Ever seen the little 'You Are Here' dot on a map of the airport, or the mall, or any other structure? That's a demonstration of the Brouwer Fixed-Point Theorem. Violently shaken martini shakers and crumpled pieces of paper are also demonstrations. It's all over the place. Take a look at one of the weirdest, and most powerful, proofs out there.
Luitzen Egbertus Jan Brouwer was born in Holland in 1881. He studied math at the University of Amsterdam, and in 1912 came up with a funny little thing he called the Brouwer Fixed-Point Theorem. A practical demonstration of it involves two pieces of paper, both of the same size. Put one directly on top of the other and stare at it for a second. Then pick up the top paper. Crumple it up, however much you like, and throw it contemptuously down on top of the second piece again. (Note: It doesn't have to be contemptuous, but how many times do you get a chance to be contemptuous in the name of science? Why waste an opportunity?) According to the Brouwer Fixed-Point Theorem, there is at least one point on the crumpled paper that is exactly over the spot where it was before you crumpled it up. Even if you mangle those two spaces, one point stays fixed.
The theorem works as a function of time, as well as of space. Grab a container full of liquid — a closed one that no liquid can spill out of — and shake it, stir it, any way you want it. Go to town on it. When you're done, and it's all settled, there will still be one point exactly where it was before any of that started. There are two conditions that need to be met for this to work. You can't sneakily take pieces off the paper or droplets out of the container. You also can't open the container to let liquid splash around or scatter the paper. Other than that, you can go nuts. The shape of the object you crumple, squish, or stir doesn't matter. You can shake it as long as you want, as much as you want. Time and violence give you no power over the Brouwer Fixed-Point Theorem.
And it's a good thing they don't, because you count on the theroem every day. It's a kickstart for many new and arcane topological concepts, and one topological concept that has been around as long as memory serves and is used by everyone. Any map, whether it's a map at a mall kiosk, or on one of the walls of an airport, or printed with the highest technological precision possible, or drawn on a bar napkin by a drunk, guides you with one central concept: at least one point on the map lines up exactly with one point on the actual place where you are standing.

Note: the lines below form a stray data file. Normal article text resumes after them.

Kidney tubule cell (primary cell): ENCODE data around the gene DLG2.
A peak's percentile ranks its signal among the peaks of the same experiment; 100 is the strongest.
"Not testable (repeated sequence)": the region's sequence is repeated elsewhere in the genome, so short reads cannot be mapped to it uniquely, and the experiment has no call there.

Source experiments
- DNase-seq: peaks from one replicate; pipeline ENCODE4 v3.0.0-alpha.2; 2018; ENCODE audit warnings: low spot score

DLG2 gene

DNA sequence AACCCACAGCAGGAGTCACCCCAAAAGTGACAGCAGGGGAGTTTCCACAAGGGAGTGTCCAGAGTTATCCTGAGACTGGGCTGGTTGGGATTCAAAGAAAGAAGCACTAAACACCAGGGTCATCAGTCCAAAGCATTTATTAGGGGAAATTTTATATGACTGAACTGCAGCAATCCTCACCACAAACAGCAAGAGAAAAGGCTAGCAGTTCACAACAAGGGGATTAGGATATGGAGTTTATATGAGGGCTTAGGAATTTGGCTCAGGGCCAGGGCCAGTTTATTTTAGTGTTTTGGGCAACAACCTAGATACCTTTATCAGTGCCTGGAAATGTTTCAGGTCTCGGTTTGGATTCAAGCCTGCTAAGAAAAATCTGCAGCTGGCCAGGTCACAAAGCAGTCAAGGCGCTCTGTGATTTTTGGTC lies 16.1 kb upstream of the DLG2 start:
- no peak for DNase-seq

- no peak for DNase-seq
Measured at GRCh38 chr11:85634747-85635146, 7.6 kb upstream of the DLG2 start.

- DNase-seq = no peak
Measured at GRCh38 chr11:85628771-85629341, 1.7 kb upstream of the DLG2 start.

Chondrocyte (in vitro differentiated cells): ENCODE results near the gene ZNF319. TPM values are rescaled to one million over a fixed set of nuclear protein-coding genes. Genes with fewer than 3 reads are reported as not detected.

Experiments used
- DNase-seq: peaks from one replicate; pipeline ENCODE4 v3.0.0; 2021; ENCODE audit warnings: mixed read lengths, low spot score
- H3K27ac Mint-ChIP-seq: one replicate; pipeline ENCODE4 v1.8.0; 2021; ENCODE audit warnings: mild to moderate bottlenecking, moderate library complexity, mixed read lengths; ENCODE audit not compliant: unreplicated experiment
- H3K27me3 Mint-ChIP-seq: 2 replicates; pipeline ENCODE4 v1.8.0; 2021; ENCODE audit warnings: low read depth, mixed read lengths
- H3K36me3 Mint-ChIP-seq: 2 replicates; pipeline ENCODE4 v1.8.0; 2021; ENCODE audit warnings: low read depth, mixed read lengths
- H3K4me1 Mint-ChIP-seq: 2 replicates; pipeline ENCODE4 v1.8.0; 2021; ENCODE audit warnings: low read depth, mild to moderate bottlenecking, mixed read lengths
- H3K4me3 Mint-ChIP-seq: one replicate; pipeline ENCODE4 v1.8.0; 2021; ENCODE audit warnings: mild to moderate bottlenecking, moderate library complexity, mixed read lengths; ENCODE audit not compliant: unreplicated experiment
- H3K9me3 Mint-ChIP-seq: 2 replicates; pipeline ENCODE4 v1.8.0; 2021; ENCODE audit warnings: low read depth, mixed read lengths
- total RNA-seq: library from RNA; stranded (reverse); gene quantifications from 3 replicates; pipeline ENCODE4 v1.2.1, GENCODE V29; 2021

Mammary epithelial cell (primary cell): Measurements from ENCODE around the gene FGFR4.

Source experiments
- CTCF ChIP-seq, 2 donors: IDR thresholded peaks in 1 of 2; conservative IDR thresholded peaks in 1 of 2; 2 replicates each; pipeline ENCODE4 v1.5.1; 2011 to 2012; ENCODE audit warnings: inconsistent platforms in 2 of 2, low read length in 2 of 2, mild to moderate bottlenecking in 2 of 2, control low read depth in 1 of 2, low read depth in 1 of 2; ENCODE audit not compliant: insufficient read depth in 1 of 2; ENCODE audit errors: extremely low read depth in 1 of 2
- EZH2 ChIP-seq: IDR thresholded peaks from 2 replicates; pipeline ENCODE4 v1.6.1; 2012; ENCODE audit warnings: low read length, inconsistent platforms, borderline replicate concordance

'You are Here,' the map says. 'Here' on the map lines up exactly with 'Here' in real life. As you can see, the bathrooms, on the map, are just left of the point marked 'Here.' Since the point where you are standing lines up with the point on the map, if you proceed to the left in real life, you will find that bathroom you need so desperately.
And this is the amazing thing about the theorem. Obviously, the bathrooms on the map do not line up with where they are in real life. The map is a great deal smaller than real life. That part of the representation is manipulated and mangled. But that doesn't matter. As long as you can line up, according to the Fixed-Point Theorem, the point where you are standing in real life and the point where you would be standing on the map, you can navigate your way around the mall, airport, bar, or city where you happen to be. Fixed point theorems, intuitively figured out by generations of people, have guided our thinking since before they were ever articulated as mathematical concepts. We're all mathematicians - some people, like Brouwer, just came up with a written language for us.